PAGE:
Trump’s disruptive policies have continued throughout the election campaign. His efforts to secure a second term include blocking of the revenue for the U.S. Postal Service, to ensure a more difficult ballot processing, which he believes could deliver votes that go in favor of his opponent. For Democrats, these disruptive attempts clearly underline that the president is trying to limit voting rights, while further exposing the voting population to the dangers of the virus if they go to the polls.

On top of all that, the death of justice Ruth Bader Ginsburg was yet another hit for all those who respect democratic principles in the USA. Her death has caused a serious debate between Democrats and Republicans, as well as among wider public. Democrats have strongly argued for judge replacement to take place after the elections, whereas Trump opposed this, starting the nomination process way before the very elections scheduled for November 3rd.

Trump’s election campaign was briefly disrupted when the President, the First Lady and some members of the Republican Party got infected by COVID-19. However, Trump’s controversial return to the White House after less than a week since contagion, meant to represent his strength and to support a perception among his voters that the virus is not as strong as claimed by scientists. Furthermore, Trump claimed that his infection was a “blessing from God”, as he got to learn more about the treatment, which he falsely identifies as the cure. In his public address, Trump claimed to be able to provide the same treatment to Americans.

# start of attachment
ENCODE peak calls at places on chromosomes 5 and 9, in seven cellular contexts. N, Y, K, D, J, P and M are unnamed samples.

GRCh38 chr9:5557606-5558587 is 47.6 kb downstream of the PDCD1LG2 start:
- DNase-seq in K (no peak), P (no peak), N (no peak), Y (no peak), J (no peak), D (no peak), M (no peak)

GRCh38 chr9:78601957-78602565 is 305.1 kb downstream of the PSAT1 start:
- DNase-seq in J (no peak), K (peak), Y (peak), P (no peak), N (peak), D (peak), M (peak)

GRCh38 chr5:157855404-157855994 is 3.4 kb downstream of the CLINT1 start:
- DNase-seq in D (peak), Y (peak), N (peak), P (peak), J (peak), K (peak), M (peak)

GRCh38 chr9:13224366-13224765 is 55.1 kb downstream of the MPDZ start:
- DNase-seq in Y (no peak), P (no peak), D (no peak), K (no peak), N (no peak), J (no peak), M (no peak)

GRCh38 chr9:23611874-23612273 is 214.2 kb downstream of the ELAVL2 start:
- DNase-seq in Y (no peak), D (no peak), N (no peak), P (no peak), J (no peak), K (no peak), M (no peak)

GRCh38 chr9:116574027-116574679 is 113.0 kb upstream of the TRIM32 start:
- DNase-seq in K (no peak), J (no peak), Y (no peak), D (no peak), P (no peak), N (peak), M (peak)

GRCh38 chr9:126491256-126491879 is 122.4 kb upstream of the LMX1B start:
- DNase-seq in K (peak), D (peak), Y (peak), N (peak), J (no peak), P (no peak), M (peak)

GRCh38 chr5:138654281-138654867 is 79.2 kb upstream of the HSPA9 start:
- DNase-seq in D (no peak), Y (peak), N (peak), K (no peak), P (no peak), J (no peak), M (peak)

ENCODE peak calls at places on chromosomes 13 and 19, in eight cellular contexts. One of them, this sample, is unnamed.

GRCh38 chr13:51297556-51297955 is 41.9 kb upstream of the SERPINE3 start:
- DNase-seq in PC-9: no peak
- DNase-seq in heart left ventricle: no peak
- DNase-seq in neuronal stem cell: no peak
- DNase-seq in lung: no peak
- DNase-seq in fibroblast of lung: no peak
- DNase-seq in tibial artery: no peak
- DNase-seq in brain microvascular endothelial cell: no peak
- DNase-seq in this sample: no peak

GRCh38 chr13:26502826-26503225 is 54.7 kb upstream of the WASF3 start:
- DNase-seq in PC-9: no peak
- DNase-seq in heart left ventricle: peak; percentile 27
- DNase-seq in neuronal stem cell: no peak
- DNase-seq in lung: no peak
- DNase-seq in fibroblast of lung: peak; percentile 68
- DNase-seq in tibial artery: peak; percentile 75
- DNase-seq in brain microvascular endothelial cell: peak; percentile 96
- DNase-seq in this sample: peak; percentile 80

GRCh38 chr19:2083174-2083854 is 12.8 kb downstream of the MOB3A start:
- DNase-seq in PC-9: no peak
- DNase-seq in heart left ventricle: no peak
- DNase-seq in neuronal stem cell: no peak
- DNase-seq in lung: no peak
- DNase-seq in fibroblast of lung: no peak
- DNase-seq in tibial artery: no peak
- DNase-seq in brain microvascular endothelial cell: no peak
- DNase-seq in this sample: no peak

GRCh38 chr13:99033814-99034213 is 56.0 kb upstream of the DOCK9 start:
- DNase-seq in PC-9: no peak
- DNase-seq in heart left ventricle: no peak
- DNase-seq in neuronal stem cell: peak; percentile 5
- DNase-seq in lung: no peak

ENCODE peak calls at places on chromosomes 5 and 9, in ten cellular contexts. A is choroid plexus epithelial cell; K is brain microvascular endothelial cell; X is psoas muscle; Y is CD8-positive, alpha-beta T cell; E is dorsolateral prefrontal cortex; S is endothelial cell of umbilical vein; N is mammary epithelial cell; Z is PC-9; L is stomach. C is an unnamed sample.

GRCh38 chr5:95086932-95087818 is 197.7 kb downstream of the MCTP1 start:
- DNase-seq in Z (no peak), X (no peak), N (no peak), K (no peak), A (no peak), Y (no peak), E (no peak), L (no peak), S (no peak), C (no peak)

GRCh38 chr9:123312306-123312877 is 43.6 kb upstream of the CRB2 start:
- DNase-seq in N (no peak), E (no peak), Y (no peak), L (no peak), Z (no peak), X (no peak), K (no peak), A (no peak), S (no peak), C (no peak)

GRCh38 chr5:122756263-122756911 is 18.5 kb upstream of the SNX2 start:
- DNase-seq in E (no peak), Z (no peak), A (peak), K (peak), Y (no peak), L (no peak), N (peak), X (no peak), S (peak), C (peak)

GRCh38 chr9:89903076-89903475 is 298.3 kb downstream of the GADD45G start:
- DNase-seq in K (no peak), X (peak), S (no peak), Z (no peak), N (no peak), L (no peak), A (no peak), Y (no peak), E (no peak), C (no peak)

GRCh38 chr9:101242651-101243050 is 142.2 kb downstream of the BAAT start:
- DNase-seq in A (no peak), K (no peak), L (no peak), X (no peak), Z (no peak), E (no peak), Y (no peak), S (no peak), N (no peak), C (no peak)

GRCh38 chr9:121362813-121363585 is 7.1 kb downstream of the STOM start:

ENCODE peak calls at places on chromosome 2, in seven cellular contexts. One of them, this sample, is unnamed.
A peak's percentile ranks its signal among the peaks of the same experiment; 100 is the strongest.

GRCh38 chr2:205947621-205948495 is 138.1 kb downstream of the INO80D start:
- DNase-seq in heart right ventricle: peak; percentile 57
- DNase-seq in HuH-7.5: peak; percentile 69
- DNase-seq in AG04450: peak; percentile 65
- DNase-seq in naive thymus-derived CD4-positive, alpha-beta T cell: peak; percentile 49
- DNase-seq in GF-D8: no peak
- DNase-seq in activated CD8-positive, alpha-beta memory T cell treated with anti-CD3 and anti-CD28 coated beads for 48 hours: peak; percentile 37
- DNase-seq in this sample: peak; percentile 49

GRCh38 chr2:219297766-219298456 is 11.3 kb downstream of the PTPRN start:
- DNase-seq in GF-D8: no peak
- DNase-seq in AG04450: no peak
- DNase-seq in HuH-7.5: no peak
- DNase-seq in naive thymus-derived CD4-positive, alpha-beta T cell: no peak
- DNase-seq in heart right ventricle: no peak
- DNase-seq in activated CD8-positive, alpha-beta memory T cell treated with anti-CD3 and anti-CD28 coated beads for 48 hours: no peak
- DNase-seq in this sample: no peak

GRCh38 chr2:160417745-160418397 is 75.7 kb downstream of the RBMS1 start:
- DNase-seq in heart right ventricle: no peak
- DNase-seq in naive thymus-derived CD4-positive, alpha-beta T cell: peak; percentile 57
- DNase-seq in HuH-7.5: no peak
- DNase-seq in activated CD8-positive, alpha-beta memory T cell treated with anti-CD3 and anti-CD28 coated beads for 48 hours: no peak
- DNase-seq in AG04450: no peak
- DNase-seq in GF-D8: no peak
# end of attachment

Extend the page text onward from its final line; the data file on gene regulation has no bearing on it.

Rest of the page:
All in all, global reputation of USA has been damaged by Trump’s leadership, marked by divisive politics, fear and spreading hatred. The image of US democracy prior to 2016 is now significantly distorted by internal conflicts and division, which are threatening to damage the legacy of American democratic heritage. Trump is attempting to convince the public and voters that Democrats want anarchy, protests, looting and free movement of migrants. On the other hand, he aims to create a perception that Republicans are the only true patriots and heroes, who are there to protect the rule of law, and the rights provided by the US Constitution.

Trump’s leadership style centers on rhetoric that upholds populist rhetoric. Trump’s most recent statement that the elections should be treated as unjust if he is not re-elected raises new concerns and uncertainties in regards to the upcoming US elections.

The end of Trump’s first mandate brings along more questions than answers. Is America ‘great again’? Maybe for some, but many in the US and globally, the U.S. democracy has suffered greatly throughout Trump’s term in office. The consequences of his mandate will remain visible for a long time, whether Trump gets re-elected or not. The final decision is on the American people, and if re-elected, Trump will certainly shape the U.S. democracy for the foreseeable future.